Reconnecting with a YDS professor after 50 years—A tribute to Don Saliers

By Ron Rembert ’73 M.A.R.

How often does a student have the special opportunity to take two courses 50 years apart from the same professor?

In 1971, I began my first year of study at YDS by taking a course, Emotions, Passions, and Feelings, taught by faculty member Dr. Don Saliers ‘62 B.D, ‘67 Ph.D.,  along with Dr. Paul Holmer ‘46 Ph.D. In 2021, I signed up for another course offered by Dr. Saliers, via Zoom, Visio and Lectio Divina: The Art of John August Swanson, as part of the Candler Foundry Program at Emory University. Fifty years passed between the two offerings, but the teaching/learning experience remained as fresh and meaningful as ever.

My memory of the course at YDS has, of course, faded over the years. However, I recently discovered a document from 1971 that confirms the rigor of that course. In the Fall Book List for all courses provided by the bookstore at the start of the term that year, four books were “required for purchase” by those of us taking the Saliers/Holmer class. The books listed included Speeches on Religion by Schleiermacher, Concept of Mind by Ryle, Philosophy of Mind by Hampshire, and On Happiness by Augustine. Another volume, Religious Affections by Edwards, was “highly recommended, heavily used.”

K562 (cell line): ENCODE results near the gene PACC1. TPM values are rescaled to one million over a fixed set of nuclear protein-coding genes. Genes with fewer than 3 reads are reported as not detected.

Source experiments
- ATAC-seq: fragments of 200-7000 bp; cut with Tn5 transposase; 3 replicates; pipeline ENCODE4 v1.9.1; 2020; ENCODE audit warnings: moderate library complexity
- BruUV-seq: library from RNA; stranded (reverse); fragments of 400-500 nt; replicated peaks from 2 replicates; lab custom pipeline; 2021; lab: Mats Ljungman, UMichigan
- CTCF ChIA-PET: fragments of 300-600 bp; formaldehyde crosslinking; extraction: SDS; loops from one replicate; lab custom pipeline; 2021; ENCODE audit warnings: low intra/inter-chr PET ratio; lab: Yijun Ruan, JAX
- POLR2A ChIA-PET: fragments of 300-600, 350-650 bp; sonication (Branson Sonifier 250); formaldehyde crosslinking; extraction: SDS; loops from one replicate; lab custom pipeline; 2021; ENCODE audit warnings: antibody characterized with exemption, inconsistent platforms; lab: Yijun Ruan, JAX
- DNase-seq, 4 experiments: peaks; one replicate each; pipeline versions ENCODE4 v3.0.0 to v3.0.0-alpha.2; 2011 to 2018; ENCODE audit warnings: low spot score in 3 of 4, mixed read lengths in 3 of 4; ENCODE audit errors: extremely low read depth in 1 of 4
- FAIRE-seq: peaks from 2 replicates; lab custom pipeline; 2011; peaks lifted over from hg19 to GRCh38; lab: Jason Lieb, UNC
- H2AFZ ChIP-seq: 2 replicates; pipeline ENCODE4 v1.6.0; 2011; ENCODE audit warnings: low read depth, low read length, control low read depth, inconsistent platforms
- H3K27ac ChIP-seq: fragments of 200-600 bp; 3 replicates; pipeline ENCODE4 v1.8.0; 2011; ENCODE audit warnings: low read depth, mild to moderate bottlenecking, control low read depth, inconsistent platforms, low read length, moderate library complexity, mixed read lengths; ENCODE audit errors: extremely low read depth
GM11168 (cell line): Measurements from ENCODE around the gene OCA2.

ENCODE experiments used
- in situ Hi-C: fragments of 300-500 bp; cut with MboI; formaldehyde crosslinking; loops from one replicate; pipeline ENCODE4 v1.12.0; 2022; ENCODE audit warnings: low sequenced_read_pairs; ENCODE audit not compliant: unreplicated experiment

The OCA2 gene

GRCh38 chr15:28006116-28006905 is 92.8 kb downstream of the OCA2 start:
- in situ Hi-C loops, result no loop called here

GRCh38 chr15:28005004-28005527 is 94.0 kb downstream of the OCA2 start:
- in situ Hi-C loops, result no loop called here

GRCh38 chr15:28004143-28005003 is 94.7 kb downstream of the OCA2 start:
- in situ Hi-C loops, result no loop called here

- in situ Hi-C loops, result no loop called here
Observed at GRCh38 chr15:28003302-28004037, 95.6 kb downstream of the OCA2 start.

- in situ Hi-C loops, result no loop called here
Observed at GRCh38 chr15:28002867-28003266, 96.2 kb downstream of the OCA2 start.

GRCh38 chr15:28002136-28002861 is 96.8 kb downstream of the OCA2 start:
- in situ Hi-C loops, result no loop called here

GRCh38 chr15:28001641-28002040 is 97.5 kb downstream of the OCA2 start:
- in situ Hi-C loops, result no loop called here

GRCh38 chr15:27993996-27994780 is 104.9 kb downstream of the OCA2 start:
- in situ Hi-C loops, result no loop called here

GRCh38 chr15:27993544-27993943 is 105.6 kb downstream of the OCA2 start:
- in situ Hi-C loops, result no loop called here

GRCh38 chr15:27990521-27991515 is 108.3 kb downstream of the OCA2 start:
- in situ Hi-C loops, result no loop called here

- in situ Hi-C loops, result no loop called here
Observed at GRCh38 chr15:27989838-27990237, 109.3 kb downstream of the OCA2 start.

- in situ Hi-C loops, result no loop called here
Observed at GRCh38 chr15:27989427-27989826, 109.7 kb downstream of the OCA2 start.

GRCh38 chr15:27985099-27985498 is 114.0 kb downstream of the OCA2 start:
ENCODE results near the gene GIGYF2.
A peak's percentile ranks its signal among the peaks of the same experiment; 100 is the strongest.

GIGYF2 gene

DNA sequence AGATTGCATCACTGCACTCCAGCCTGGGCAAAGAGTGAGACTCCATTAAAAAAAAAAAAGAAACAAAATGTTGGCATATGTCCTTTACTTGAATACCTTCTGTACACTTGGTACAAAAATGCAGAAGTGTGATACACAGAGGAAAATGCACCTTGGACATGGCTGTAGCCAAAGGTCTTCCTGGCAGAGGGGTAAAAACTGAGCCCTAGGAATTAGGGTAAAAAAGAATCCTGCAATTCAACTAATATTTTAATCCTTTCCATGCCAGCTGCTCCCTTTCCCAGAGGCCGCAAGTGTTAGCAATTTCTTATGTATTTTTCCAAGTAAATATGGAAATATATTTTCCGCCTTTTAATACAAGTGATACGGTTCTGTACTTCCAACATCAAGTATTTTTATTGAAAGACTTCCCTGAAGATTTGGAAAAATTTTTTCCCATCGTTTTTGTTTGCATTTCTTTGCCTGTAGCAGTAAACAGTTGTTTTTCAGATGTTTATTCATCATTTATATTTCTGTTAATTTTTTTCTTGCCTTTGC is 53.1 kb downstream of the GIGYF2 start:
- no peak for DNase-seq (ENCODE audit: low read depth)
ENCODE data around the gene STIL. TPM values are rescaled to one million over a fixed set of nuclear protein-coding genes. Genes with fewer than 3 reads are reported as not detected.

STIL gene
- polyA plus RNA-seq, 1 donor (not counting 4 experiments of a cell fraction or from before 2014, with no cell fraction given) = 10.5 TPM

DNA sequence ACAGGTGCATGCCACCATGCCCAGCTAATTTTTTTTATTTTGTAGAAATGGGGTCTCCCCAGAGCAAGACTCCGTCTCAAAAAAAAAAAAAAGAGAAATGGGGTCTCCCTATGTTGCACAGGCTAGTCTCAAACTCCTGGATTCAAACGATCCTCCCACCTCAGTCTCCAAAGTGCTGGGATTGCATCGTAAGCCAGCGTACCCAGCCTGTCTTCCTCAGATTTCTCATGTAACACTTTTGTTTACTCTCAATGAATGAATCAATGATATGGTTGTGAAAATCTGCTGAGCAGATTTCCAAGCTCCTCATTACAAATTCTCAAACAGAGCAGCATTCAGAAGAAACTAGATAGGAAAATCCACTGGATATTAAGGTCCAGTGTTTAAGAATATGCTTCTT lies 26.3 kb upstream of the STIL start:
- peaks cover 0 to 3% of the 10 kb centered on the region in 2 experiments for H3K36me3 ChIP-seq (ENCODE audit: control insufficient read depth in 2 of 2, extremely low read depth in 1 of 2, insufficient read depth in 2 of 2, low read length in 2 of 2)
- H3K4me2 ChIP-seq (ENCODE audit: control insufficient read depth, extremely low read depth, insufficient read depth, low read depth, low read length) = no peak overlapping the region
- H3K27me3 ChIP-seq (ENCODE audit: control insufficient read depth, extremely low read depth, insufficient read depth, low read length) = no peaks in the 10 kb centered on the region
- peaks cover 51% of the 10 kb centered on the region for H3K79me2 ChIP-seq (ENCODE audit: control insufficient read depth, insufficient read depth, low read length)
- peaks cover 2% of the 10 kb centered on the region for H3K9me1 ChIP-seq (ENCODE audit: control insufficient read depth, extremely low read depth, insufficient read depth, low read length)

Drs. Saliers and Holmer were an interesting and effective team-teaching duo. Their different styles proved complementary. Dr. Holmer, a Kierkegaard scholar, taught with a Soren-like touch and a somewhat indirect approach that nevertheless reflected a strong, personal stance. At the beginning of his classes, Dr. Holmer clarified that he would be teaching with a first-person voice, making notetaking an almost non-sensical effort. Dr. Saliers, a lover of literature and performer of music, added humor, context, and an aesthetic dimension to the course. The two professors achieved a helpful balance between philosophical analysis and artistic appreciation.